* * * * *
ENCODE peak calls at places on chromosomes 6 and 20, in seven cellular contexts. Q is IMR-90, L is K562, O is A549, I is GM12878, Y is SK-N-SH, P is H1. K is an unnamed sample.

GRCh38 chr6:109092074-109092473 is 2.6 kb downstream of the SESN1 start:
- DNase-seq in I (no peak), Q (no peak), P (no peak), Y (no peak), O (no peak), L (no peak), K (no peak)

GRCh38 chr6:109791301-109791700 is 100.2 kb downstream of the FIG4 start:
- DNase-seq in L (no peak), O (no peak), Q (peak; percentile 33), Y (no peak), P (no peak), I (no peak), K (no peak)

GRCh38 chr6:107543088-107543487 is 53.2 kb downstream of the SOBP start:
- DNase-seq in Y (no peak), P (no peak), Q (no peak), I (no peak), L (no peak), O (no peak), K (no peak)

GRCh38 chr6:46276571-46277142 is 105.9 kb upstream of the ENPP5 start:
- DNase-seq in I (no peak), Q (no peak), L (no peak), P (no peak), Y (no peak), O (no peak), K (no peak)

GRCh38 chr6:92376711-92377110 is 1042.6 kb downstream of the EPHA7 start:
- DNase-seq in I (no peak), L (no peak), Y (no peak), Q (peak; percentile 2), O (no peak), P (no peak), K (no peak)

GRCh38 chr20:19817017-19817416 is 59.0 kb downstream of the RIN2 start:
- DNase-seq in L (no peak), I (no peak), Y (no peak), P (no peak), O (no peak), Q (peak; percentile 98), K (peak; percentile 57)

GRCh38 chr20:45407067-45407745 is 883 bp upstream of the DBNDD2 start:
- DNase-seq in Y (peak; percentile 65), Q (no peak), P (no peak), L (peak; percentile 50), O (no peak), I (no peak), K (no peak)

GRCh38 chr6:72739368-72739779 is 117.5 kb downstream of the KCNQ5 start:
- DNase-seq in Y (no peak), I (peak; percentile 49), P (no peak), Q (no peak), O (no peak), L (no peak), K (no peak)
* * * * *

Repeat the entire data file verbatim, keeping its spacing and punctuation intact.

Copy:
ENCODE peak calls at places on chromosomes 6 and 20, in seven cellular contexts. Q is IMR-90, L is K562, O is A549, I is GM12878, Y is SK-N-SH, P is H1. K is an unnamed sample.

GRCh38 chr6:109092074-109092473 is 2.6 kb downstream of the SESN1 start:
- DNase-seq in I (no peak), Q (no peak), P (no peak), Y (no peak), O (no peak), L (no peak), K (no peak)

GRCh38 chr6:109791301-109791700 is 100.2 kb downstream of the FIG4 start:
- DNase-seq in L (no peak), O (no peak), Q (peak; percentile 33), Y (no peak), P (no peak), I (no peak), K (no peak)

GRCh38 chr6:107543088-107543487 is 53.2 kb downstream of the SOBP start:
- DNase-seq in Y (no peak), P (no peak), Q (no peak), I (no peak), L (no peak), O (no peak), K (no peak)

GRCh38 chr6:46276571-46277142 is 105.9 kb upstream of the ENPP5 start:
- DNase-seq in I (no peak), Q (no peak), L (no peak), P (no peak), Y (no peak), O (no peak), K (no peak)

GRCh38 chr6:92376711-92377110 is 1042.6 kb downstream of the EPHA7 start:
- DNase-seq in I (no peak), L (no peak), Y (no peak), Q (peak; percentile 2), O (no peak), P (no peak), K (no peak)

GRCh38 chr20:19817017-19817416 is 59.0 kb downstream of the RIN2 start:
- DNase-seq in L (no peak), I (no peak), Y (no peak), P (no peak), O (no peak), Q (peak; percentile 98), K (peak; percentile 57)

GRCh38 chr20:45407067-45407745 is 883 bp upstream of the DBNDD2 start:
- DNase-seq in Y (peak; percentile 65), Q (no peak), P (no peak), L (peak; percentile 50), O (no peak), I (no peak), K (no peak)

GRCh38 chr6:72739368-72739779 is 117.5 kb downstream of the KCNQ5 start:
- DNase-seq in Y (no peak), I (peak; percentile 49), P (no peak), Q (no peak), O (no peak), L (no peak), K (no peak)